European and US companies voiced bearish prospects and felt unwelcome in the Chinese investment environment amid the slowing growth of the world’s second-largest economy.
Pessimism among European companies about their prospects in China has hit an all-time high, a lobby group said yesterday, saying the country’s slowing growth has been accompanied by an “increasingly hostile” business environment.
Fifty-six percent of European firms polled by the European Chamber of Commerce in China said they are finding it more difficult to do business in the world’s second-largest economy, a five-point increase from a year ago, the group said in its annual Business Confidence Survey.
Nearly one-third of the firms said they were bearish about their profitability in China, the highest rate ever and up eight points from last year’s numbers, it said.
China’s economy grew 6.9 percent last year, the slowest in a quarter of a century, and the change has had an outsized effect on European companies, the report said, adding that the business environment has become “increasingly hostile” as expansion slows.
The changes contradict years of promises from Beijing to reduce barriers, it said, adding that European firms’ “disillusionment in China’s reform agenda” has “deepened.”
“After years of speaking of a level playing field, many of us don’t see any change and think it’s still rhetoric,” chamber president Joerg Wuttke told reporters ahead of the report’s release.
Looking ahead, more than 40 percent of respondents said they might have to cut costs in the country through methods including layoffs, while 11 percent said they have made plans to shift investment to other markets, the report said.
Nearly 60 percent of respondents complained that the recent tightening of Internet controls has negatively impacted their business, a 17-point jump from last year, it said.
The country’s censors have increased their already tight controls on access to the Web through a series of technical measures that not only make it tougher to access information, but can also significantly slow down access speeds.
Another significant difficulty was new national security-related legislation, with 40 percent of respondents saying that they felt the laws discriminated against them.
One particular point of concern was a sweeping new regulation on foreign nongovernmental organizations that would restrict the ability of groups, potentially including the chamber itself, to operate in the country.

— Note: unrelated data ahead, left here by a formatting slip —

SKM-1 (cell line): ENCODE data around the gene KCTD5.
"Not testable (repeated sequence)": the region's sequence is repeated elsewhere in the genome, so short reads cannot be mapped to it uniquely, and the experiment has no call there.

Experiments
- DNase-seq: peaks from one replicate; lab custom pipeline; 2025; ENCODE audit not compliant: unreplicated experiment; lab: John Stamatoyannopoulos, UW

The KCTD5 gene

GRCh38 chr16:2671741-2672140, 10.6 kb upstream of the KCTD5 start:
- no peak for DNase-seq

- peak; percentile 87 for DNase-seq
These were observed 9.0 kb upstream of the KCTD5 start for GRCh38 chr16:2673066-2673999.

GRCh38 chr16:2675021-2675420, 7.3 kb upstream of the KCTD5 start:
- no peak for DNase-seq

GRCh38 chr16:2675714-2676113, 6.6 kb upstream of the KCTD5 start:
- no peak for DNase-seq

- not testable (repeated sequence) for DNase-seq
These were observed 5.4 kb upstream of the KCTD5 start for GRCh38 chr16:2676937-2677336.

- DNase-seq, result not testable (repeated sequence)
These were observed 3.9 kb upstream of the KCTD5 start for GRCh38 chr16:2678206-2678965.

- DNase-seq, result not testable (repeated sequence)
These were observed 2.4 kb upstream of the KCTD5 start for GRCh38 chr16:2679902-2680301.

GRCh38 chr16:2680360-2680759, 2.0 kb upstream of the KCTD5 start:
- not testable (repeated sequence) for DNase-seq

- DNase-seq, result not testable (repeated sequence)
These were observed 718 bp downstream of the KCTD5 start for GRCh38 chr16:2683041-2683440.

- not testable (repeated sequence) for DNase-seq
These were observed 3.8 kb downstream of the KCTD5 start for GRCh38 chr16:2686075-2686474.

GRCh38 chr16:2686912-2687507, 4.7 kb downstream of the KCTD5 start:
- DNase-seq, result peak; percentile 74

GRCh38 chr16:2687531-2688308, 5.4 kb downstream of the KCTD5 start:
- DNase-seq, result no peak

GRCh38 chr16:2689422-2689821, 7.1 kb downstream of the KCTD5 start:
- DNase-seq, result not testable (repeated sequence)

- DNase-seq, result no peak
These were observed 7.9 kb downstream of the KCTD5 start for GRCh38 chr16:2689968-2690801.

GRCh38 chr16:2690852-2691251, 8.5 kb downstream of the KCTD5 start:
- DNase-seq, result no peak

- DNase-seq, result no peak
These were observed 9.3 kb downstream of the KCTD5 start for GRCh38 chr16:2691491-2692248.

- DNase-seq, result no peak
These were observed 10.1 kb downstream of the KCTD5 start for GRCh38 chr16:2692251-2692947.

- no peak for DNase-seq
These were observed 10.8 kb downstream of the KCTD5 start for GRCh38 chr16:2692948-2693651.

Surveying the trends, “it often seems that Beijing is moving in the opposite direction,” of reforms, the report said.
As well as European companies, US firms also feel increasingly unwelcome in China, top US officials said yesterday, as disagreements overshadowed an annual dialogue in Beijing.
US companies are “questioning whether they are welcome in China,” US Secretary of the Treasury Jack Lew told a meeting of CEOs on the sidelines of the US-China Strategic and Economic Dialogue.
“Concerns about the business climate have grown in recent years,” he added.
US Secretary of State John Kerry urged Beijing to “get the barriers out of the way” of companies, adding that the two countries have yet to resolve concerns on intellectual property and clarify “the rules of the road.”
“As every businessperson at this table knows, certainty, clarity, even-handedness ... and an equal application of the laws to everybody is critical to the confidence of the marketplace,” he said.
He added that the new law on foreign nongovernmental organizations set to go into effect next year would seriously curtail their ability to work in China.
Lew and Kerry made their comments in a meeting with CEOs from US corporations, including metals manufacturer Alcoa Inc, which has accused China of dumping aluminum on world markets.
The group also included executives from China’s Dalian Wanda Group Co (萬達集團), whose recent overseas buying spree included the purchase of Hollywood studio Legendary Pictures LLC earlier this year.
Chinese Vice Premier Wang Yang (汪洋) called on companies to seek “win-win results,” while acknowledging that “in a market economy, there will always be competition between our businesses.”
The event came on the second day of the annual dialogue, whose opening was marked by pointed exchanges on China’s alleged overproduction of steel.
Lew said excess capacity had a “distorting and damaging effect” on world markets, but Chinese Minister of Finance Lou Jiwei (樓繼偉) said that the world was merely “pointing a finger” at his country.
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